Greg Puciato is a very interesting man. He’s made his way into the music industry fronting mathcore marvels Dillinger Escape plan, with a stage presence akin to a nuclear blast trapped in human skin, stage diving after he’s climbed up rigs, breathing fire on stage or that infamous time he ran on the heads of the crowd. Add to that, dating a pornstar, losing his shit when a journalist cheekily said he used roids, strongly holding onto even stronger opinions (“If we ever do a show that I feel is gonna have an overtly high level of homophobes in the audience, I promise to wear a shirt that has a picture of a dude sucking a cock on the front of it”) and that time he pooed on stage into a bag, threw bag into the crowd, and compared the bag to Puddle of Mudd.
That last incident probably can’t be topped, but Puciato nevertheless is continuing down the raw path he’s travelled for so long. Together with Joshua Eustis, the remaining half of Telefon Tel Aviv, and some bloke called Stephen Alexander, he’s put together a new project called The Black Queen.
Are you after a band that doesn’t just pay homage to 80s synth-pop, but lives and breathes it? Then pledge your fealty to The Black Queen.
A million miles from his day job in Dillinger, The Black Queen is an electronica project with a rather large synth-pop bent. There’s something rather fucking glorious about one track in particular, their big ‘un, Ice to Never. It isn’t just influenced by the sounds of the 80s, it’s drenched in them like a fish in water, Eustis and Alexander managing to perfectly encapsulate the imperfect analog timbre of those early synthesizers.
Well, to be honest, that’s probably because they’ve bought production equipment from the 80s, but the star of their work is this song’s lustre framed by drum machine beats that immediately refracts about every eardrum’s flavour country. Puciato, after a few seconds, brings in a cultured croon to stab the heart like a shot that breaks the next level of inebriation, ushering in the temporary age of romantic invincibility. The above description of the frontman neglected to touch on his lyrical majesty, which again pierces the smog of cliches with its independent tweaking of buzzwords (“But my heartbeat reached for yours”).
That croon continues, and Puciato, always an able melody seeker, tags Eustis and Alexander back in the fray for the chorus’ euphoric sledgehammer – which unusually makes its first appearance almost halfway into the song. The two at the back then take over again for the bridge, almost making the song disappear in a rather sombre connection that only makes the rise for the final emotional broadside ever more explosive.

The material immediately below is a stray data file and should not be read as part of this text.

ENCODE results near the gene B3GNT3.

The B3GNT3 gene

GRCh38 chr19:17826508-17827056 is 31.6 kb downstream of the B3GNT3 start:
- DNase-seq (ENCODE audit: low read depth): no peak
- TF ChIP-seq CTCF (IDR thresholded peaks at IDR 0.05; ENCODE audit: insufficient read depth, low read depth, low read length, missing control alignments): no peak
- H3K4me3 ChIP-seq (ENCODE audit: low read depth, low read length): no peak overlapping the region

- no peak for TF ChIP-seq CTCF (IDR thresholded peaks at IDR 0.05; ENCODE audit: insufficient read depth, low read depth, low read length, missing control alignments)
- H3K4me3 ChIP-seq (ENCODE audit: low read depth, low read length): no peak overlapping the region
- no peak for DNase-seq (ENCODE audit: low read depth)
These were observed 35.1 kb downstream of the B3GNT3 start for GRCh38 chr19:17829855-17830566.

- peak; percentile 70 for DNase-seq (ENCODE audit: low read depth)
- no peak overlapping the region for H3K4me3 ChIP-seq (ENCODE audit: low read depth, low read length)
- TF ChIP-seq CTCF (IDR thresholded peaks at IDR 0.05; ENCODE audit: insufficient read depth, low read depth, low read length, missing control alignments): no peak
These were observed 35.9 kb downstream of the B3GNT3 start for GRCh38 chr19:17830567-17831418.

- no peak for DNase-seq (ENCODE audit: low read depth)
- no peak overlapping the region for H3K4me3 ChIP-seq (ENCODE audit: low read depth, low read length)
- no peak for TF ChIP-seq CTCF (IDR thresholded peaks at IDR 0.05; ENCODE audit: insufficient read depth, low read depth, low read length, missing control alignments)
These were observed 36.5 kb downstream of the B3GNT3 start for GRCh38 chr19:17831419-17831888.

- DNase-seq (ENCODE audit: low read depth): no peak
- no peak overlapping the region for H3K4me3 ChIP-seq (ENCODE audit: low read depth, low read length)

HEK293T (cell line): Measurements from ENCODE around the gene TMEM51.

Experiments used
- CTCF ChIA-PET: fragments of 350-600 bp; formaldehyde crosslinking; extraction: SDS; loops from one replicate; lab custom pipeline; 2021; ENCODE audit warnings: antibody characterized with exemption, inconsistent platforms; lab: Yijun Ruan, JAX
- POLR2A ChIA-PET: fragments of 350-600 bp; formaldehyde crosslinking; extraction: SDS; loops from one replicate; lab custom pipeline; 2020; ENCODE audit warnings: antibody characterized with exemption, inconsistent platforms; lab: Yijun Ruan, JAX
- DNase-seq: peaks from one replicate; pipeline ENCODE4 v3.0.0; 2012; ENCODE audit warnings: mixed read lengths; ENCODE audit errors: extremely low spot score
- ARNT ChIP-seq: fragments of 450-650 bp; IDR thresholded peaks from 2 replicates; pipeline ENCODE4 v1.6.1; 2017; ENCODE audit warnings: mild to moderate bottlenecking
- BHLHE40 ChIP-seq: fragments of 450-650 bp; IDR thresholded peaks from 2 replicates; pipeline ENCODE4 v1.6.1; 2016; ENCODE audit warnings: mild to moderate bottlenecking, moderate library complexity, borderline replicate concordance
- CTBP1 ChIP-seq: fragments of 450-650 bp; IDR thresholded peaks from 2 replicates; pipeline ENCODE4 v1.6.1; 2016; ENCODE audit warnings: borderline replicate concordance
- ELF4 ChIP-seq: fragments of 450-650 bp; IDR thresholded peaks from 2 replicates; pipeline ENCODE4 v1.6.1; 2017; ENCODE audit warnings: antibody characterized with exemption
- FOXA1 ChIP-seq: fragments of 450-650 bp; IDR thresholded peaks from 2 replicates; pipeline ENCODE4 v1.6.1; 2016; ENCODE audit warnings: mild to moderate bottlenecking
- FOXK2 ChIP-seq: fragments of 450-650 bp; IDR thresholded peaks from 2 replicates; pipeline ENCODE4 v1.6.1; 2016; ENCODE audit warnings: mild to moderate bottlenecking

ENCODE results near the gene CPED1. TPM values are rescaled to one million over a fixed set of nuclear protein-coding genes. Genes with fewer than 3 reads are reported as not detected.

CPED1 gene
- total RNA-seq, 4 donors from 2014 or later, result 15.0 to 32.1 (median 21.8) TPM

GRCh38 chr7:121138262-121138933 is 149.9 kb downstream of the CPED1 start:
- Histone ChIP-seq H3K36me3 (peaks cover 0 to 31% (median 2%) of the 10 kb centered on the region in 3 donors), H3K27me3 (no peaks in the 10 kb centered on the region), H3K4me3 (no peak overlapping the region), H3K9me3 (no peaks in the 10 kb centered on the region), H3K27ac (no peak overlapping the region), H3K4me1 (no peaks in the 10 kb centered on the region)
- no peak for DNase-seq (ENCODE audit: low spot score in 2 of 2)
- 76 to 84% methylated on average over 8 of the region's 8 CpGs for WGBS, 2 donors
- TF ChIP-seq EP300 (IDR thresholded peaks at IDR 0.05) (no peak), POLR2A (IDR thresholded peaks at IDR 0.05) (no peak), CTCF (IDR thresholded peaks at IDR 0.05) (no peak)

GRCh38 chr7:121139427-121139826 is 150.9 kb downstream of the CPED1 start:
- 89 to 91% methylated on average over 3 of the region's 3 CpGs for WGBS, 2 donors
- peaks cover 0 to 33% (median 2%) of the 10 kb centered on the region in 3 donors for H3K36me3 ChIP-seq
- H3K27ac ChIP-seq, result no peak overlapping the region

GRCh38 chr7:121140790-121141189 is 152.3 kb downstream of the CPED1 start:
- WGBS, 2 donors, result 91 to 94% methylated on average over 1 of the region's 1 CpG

La Roux and Chrvches are perhaps two big-name neo-synth-pop acts that may have already sowed the field The Black Queen wishes to till, but one would be mistaken for drawing any further conflations. Unlike La Roux, Puciato can sing, and unlike Chrvches, Eustis and Alexander can actually make songs with a lifespan. In addition, unlike both of those bands, The Black Queen is interested in exploring more than odes to 80s synth-pop. The End Where We Start and Still Point of My Turning Point are both primarily in ambient, and more modern-sounding than Ice to Never.
The End Where We Start, in featuring the use of auto-tune, being minimalist, slow and sombre, is not too far away from an indie-tronica track of the likes of Lontalius, or a hipster Nine Inch Nails. This track has a hook, but no sink-in-er like Ice to Never.
Then there’s Still Point, a purely instrumental track. A guitar soars in the background as a piano slowly builds its way to an impossibly far away crescendo. The shortest of all tracks, Still Point displays the current status of this project: early doors. Talking to Noisey, Puciato explains that for The Black Queen is, for him, an emotional and creative outlet for ideas he’s never been able to fully express in his day job or his metal supergroup, Killer Be Killed.
The experiential intent behind this project is quite manifest; for instance, the video for Ice to Never quite appropriately has an 80s theme (analog boombox, painted on video effects, a blurred and violet colour scheme) but the direction’s obvious nonchalance about showing a modern LA points to a frivolity.
Taking that in hand, along with Puciato’s and Eustis’ previous displays of singular music-making, The Black Queen could be on call to provide some seriously interesting music in the future. With Ice to Never in particular, they’ve proved they have a sexy style. Smash these two things together, and The Black Queen very well might be the next black.